Who We Are

Tribal Council

The Resighini Rancheria is governed by a Tribal Council consisting of five Tribal Citizens elected to staggered two-year terms of Chairperson, Vice-Chairperson, Secretary, Treasurer, and Councilperson. Together, the Tribal Council is sworn to preserve and protect the best interests of the Resighini Rancheria and its Citizens according to the Tribal Constitution.

Fawn C. Murphy

Chairperson
(2020-2021)

Moonchay K. Dowd

Vice-Chairperson
(2019-2020)

Frank Spa-ghe Dowd

Secretary
(2020-2021)

Allen Davis

Treasurer
(2019-2020)

Kathy Dowd

Councilperson
(2019-2020)

The Tribe has inhabited the Klamath River Basin since

Time Immemorial

History of The People

our home since noohl hee-kon

The Tribal Citizens of the Resighini Rancheria remain on the lands and waters where our ancestors have survived since noohl hee-kon (the beginning). This includes the lower Klamath River and tributary watersheds, high country, coast and lagoons along the Pacific Ocean, and the ocean off this coastline west to the horizon. Our identity and cultural lifeways are inextricably tied to this place. Here, our ancestors resided in numerous villages and lived from what the earth provided. Each village has its own geographical boundaries, as well as members and descendants with traditional ownership to certain places, such as fishing holes, mussel rocks, and acorn gathering areas

With this, comes the responsibility to properly care for these places and practice reciprocity. Our Tribal Citizens participate by making regalia and/or participating in the traditional ceremonies known as the Brush Dance held yearly, and the Jump Dance, Boat Dance, and White Deerskin Dances held every two years at sacred areas.

the coming invasion & broken treaties

With the onset of non-native settlement in 1849 and the establishment of the State of California the following year, the lives of our people were forever disrupted. Gold in the Klamath, Trinity, and Salmon Rivers brought an influx of non-native settlers to the region, eager to remove us from our homelands by any means. Governmental policies and actions by settlers and militias targeted to exterminate, colonize, corral, and ultimately attempt to remove us from our homelands. Eighteen (18) treaties were negotiated in California, including one with the “Pohlik or Lower Klamath River Tribe”; however, none of the treaties were ratified by the United States Senate.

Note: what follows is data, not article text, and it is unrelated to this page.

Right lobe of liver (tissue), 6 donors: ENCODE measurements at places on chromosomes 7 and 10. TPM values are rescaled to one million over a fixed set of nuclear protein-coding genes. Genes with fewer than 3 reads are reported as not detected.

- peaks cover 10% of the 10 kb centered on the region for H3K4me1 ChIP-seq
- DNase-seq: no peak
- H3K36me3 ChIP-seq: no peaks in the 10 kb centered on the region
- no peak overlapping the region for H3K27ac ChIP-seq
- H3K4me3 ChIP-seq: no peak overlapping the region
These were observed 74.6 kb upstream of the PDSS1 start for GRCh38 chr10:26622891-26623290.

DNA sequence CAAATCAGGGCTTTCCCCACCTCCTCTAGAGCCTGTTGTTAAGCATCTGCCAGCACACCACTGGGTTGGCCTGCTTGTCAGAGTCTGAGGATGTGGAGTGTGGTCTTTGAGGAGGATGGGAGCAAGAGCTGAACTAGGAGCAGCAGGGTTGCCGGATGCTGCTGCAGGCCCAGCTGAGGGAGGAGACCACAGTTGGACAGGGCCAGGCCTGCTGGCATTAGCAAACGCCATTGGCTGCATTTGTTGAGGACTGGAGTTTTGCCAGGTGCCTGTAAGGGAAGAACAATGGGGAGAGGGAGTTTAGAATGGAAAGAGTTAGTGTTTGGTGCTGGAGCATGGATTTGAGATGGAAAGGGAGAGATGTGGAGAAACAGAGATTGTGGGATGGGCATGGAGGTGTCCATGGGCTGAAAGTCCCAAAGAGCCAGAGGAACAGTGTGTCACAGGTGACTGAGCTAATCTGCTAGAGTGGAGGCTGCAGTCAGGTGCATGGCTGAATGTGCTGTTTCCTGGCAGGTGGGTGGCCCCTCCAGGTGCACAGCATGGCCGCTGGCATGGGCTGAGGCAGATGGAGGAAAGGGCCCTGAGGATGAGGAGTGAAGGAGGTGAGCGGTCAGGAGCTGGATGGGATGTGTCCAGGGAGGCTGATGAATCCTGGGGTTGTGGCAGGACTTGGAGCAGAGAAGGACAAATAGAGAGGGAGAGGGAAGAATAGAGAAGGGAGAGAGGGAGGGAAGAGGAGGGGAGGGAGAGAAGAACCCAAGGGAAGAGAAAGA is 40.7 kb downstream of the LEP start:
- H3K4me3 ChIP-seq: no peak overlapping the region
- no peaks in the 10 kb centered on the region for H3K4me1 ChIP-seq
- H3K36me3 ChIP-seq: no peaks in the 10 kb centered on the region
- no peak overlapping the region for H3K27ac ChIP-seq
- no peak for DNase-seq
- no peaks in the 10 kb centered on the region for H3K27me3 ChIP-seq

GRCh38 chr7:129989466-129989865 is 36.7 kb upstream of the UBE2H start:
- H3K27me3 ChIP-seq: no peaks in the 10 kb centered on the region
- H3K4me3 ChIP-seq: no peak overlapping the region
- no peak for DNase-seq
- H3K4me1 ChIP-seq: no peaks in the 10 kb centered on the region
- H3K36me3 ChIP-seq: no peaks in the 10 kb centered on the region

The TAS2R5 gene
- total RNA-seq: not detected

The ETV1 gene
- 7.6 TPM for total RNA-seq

In 1855, President Pierce established the Klamath River Reservation (Klamath River Military Reserve) by Executive Order, which included one mile on each side of the Klamath River from the mouth upriver twenty (20) miles. The headquarters for the Klamath River Reservation was the Waukell Agency, located on the same river flat as the present-day Resighini Rancheria. Waukell Agency, along with Fort Terwar, located across the river, were lost in a flood event seven (7) years following reservation establishment.

Consolidation of reservations in california

In 1864, the United States Congress passed a law mandating only four (4) reservations in California. To address the status of the Klamath River Reservation, President Harrison enacted an Executive Order in 1891 that enlarged the Hoopa Valley Indian Reservation to include the Klamath River Reservation and Connecting Strip (known as the “Extension” or “Addition”). The following year, Congress initiated disposition and sale of lands of the former Klamath River Reservation

 Several of our ancestors were granted allotments on the Extension and there were Indian allotments and homesteads made on the land encompassing present-day Resighini Rancheria tribal lands. Through several purchases, Augusta “Gus” Ressighini eventually acquired the homestead land on Waukell Flat.

the indian reorganization act

Under the authority of Section 5 of the Indian Reorganization Act (IRA) of 1934 (25 USC Section 465), the Secretary of the Interior was authorized “…to acquire through purchase, relinquishment, gift, exchange, or assignment, any interest in lands, water rights, or surface rights to lands, within or without existing reservations including trust or otherwise restricted allotments whether the allottees are living or deceased, for the purpose of providing land for Indians.” As part of the Hoopa Valley 1937 contractual land acquisition project effort within the Bureau of Indian Affairs Hoopa Agency, the United States  purchased 228 acres of land on the lower Klamath River in 1938.

The land on Waukell Flat, was purchased from Gus Ressighini, the landowner at the time. The intent of the land purchase was to provide trust land for Indigenous People residing on the Klamath River and coast in Del Norte and Humboldt Counties that did not own an allotment at the time. Several Yurok families moved downriver to take up residence and, in 1939, the Resighini Rancheria was formally proclaimed an Indian Reservation.

historic floods & continued perseverance